Am I responsible for my spouse’s tax mistake?
If you and your spouse (or former spouse) filed a joint tax return, you may be held liable for any mistakes on the document—even if you didn’t know about them when you signed the return. According to the IRS, if you and your spouse file a joint tax return with an erroneous item on it, you may qualify for innocent spouse relief. Simply put, innocent spouse relief releases you from any fines, tax debt, or other penalties associated with the error.
Qualifying for Relief
In order to qualify for innocent spouse relief, you and your spouse must have filed a joint tax return. If you filed separate returns, the IRS will not accept your petition for relief. Second, you must be able to demonstrate that you had no actual knowledge or reason to know about the erroneous item on your return. If you didn’t know about the mistake, your petition may be considered. However, your petition will not be accepted if a reasonable person in your situation would have known about the erroneous item.
For example, if your spouse acquired a large sum of taxable money and bought you a car with it, a reasonable person in your situation would have known about the extra money. Thus, if you spouse attempted to cheat on your joint tax return, you probably wouldn’t qualify for innocent spouse relief—even if you had no actual knowledge of the mistake. Additionally, you may not qualify for relief if you benefited from any activity associated with the mistake.
If your spouse won a large sum of taxable money at a casino and gave it to you but attempted to hide it from the IRS, you may not qualify for relief because you directly benefited from the underreported income. Additionally, the IRS will believe that any reasonable person in your situation would have wondered where the money came from. In the end, the IRS will base its decision on whether or not it would be fair to hold you responsible for the erroneous item.
Other Considerations of the IRS
Before the IRS makes a decision, it will take a variety of other circumstances into consideration. For example, if you have a strong background in business, the IRS may be less sympathetic to your petition because of your familiarity with finances. Additionally, the IRS may be more understanding of your situation if your spouse deliberately lied to you about the error. Your educational background and your financial circumstances may have some bearing on whether or not the IRS accepts your petition for innocent spouse relief.
If you need to file a petition for innocent spouse relief, call an attorney from Okabe & Haushalter. A lawyer from our firm is ready to stand up for your rights!
Do you qualify for innocent spouse relief?
In order to qualify for innocent spouse relief, you must meet a variety of qualifications.
- First, you and your spouse must have filed for a joint tax return. If you filed separately, you will not qualify as you claimed separate responsibility for your return.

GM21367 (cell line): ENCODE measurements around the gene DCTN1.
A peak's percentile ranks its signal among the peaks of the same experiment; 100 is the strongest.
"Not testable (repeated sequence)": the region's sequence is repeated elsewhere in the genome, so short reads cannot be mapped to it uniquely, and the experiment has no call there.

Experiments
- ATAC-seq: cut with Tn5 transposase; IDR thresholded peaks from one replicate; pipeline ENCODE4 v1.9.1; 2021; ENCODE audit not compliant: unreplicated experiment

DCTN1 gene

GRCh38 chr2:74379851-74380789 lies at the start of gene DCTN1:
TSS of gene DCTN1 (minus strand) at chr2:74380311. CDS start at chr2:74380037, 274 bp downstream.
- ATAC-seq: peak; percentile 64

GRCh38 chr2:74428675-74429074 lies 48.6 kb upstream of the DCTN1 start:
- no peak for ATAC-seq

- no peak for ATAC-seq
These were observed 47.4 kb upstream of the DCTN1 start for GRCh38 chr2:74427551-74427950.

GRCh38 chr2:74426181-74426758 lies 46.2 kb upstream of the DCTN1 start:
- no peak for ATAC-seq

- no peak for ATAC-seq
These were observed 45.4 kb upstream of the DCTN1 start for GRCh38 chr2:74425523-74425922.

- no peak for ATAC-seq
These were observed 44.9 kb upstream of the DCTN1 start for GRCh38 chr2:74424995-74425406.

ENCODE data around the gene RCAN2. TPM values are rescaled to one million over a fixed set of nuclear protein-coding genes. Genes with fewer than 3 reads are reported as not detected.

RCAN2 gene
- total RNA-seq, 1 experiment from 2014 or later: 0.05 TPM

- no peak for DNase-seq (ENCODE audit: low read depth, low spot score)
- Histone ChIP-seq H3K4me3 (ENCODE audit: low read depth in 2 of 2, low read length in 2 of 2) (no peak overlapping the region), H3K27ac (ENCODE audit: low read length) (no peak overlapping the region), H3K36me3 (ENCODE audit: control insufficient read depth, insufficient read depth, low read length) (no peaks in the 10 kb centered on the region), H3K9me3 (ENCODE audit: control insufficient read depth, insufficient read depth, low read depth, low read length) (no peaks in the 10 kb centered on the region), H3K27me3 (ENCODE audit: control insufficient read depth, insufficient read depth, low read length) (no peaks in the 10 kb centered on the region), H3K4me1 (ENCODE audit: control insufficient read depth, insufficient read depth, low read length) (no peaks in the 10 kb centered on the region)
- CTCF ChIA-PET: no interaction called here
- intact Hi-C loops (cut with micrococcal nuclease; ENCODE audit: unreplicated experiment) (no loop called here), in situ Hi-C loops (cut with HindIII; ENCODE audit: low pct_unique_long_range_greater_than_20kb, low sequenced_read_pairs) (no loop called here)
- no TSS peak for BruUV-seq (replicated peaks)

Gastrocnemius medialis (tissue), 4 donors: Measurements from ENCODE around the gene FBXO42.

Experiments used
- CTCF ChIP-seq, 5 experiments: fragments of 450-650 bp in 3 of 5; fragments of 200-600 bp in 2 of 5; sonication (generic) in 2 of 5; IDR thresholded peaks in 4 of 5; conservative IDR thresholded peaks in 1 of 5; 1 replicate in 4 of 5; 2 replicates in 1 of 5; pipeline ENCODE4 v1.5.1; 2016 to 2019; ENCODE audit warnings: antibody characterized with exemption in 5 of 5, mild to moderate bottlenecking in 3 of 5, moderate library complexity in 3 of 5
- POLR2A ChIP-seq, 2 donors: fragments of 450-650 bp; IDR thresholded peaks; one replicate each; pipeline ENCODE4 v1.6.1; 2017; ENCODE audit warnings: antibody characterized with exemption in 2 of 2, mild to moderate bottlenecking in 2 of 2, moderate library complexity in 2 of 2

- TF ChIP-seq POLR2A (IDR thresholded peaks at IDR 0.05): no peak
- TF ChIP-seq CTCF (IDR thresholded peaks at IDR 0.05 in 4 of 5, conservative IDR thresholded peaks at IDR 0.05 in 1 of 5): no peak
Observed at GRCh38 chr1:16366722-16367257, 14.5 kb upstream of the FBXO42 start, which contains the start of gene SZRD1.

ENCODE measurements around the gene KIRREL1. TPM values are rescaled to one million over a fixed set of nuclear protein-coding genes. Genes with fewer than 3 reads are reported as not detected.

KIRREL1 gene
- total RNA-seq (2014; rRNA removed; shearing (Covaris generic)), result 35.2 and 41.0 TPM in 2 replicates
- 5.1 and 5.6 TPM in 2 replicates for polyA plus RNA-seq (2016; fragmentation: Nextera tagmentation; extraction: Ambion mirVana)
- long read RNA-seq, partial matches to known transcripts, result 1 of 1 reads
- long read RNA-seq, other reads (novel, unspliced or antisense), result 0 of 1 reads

- Second, your joint tax return must contain an understatement. In other words: your spouse must have claimed a faulty deduction or failed to report a portion of your income. For example, if your spouse won $10,000 gambling and concealed it from you and the IRS, you may not be held liable for any penalties related to the error.
In order to qualify for innocent spouse relief, you must be able to demonstrate that you were unaware of the erroneous item on the return. Additionally, if you were unaware of the mistake but had reason to know, the IRS may not grant you relief. If a reasonable person in your situation would have been aware of the erroneous item, the IRS may have a hard time believing that you are actually innocent. Talk to an attorney if you need help substantiating your defense; it may be difficult to do without the help of a lawyer. Finally, the IRS will make its decision based on fairness; if the IRS determines that it would be unfair to hold you responsible for the improperly reported item, you will be granted innocent spouse relief.
Fight for Fairness in a Tax Crime Case
Every innocent spouse defense case is different; the IRS will take your individual circumstances into consideration. If you benefited substantially from any events related to the erroneous item, you may not be granted relief. For example, if your spouse won the lottery and bought you a car but didn’t tell you where the money came from, the IRS may not accept your petition for relief. Why? A reasonable person in your situation would have wondered where the money came from. The IRS will also take your educational background, business experience, and current financial circumstances into consideration. Additionally, the IRs will ask whether or not you inquired about potential error on the return. If your spouse lied to you about the presence of an erroneous item on the joint tax return, the IRS may be more sympathetic toward your petition.